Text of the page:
What were the rules for stool ball?

What were the rules for stool ball?

Fielders attempt to catch the ball or run out the batsman by hitting the wicket with the ball before the batsman returns from his run. Originally the batsman simply had to defend his stool from each ball with his hand and would score a point for each delivery until the stool was hit.

What is the game stool ball?

Stoolball resembles a game which combines aspects of cricket and rounders into one. Like cricket, the game is played on a “pitch” with a wicket at each end. But the stoolball wicket is taller and consists of a wooden board attached to the top of a wooden stake.

Where do they play stoolball?

Stoolball is a bat and ball game now played mainly in the counties of Sussex, Kent and Surrey. It has its origins from at least the 15th century and some argue that cricket is derived from stoolball.

Are there rules for the game of stoolball?

The rules for stoolball are easy to learn: similar to but simpler than the laws of cricket. These are the updated rules for 2018–2020. You should read about the spirit of stoolball too. Stoolball is a sport that owes much of its unique appeal to the fact that it should be played not only within its rules but also within the spirit of the game.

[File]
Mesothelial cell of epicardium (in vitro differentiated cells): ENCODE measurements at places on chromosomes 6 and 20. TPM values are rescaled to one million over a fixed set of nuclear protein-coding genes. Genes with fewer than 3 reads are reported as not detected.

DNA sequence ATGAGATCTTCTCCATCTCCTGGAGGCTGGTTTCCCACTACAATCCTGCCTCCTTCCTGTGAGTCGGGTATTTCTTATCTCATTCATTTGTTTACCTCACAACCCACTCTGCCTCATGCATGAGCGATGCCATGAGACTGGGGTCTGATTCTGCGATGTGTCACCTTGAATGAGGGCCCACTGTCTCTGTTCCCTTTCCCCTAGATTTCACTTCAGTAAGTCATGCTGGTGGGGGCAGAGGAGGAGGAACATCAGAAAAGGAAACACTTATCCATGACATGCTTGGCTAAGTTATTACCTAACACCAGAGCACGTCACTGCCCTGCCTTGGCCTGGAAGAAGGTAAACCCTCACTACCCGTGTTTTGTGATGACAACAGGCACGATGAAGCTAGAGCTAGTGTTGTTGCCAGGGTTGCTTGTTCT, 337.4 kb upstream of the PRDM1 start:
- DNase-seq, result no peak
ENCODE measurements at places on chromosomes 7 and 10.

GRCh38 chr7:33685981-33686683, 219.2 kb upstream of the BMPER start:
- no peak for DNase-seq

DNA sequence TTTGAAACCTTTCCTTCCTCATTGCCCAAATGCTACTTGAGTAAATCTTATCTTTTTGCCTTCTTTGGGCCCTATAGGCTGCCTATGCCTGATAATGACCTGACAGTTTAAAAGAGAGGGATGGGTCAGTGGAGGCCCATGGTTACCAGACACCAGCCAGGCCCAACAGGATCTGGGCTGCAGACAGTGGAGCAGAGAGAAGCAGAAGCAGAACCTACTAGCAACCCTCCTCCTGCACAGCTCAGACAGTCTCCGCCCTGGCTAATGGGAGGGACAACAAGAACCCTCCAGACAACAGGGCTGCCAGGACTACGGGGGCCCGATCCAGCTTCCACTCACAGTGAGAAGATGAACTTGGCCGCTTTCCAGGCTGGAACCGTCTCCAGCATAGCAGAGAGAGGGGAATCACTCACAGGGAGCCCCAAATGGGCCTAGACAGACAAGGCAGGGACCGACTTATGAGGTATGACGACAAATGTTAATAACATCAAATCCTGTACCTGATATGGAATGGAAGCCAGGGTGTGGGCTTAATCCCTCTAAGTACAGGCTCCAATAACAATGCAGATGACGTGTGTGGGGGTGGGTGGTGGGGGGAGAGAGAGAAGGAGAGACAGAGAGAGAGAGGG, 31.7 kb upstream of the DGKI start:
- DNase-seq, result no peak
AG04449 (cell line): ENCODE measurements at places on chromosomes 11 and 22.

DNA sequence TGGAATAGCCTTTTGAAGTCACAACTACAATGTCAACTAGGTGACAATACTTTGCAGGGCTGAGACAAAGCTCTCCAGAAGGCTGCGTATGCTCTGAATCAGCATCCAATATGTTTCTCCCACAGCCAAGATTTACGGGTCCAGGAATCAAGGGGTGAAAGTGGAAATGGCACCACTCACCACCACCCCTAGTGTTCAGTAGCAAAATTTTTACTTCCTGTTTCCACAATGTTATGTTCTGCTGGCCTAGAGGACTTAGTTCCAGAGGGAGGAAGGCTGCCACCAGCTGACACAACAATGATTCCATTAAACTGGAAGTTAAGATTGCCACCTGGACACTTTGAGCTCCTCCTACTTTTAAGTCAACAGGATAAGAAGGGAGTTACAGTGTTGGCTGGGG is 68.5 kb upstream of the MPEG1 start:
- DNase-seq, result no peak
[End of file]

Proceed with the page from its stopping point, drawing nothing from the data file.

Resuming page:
What was the role of a stool ball in medieval baseball?

From post-period references to the game, we know that in some versions of the game, there was no bat, and bare hands were used instead. Other versions had no baserunning, just a single stool or stump base that the batter was expected to defend.

How tall do you have to be to play stoolball?

Stoolball is a pub game of the same family as cricket played almost exclusively in Sussex, England. Variations of the game probably exist and where there is doubt, the locally played rules should always apply. Please note that 1 metre = 100 cm = 3.28 feet. See also: Outdoor & Garden Games.

When was stoolball first played in the UK?

First played in 1923, the League Championship Challenge Cup is open to the winning teams of the five leagues of the Sussex County Stoolball Association – North, East, West, Mid and Central. By the 1930s stoolball was being played in the Midlands and the north of England.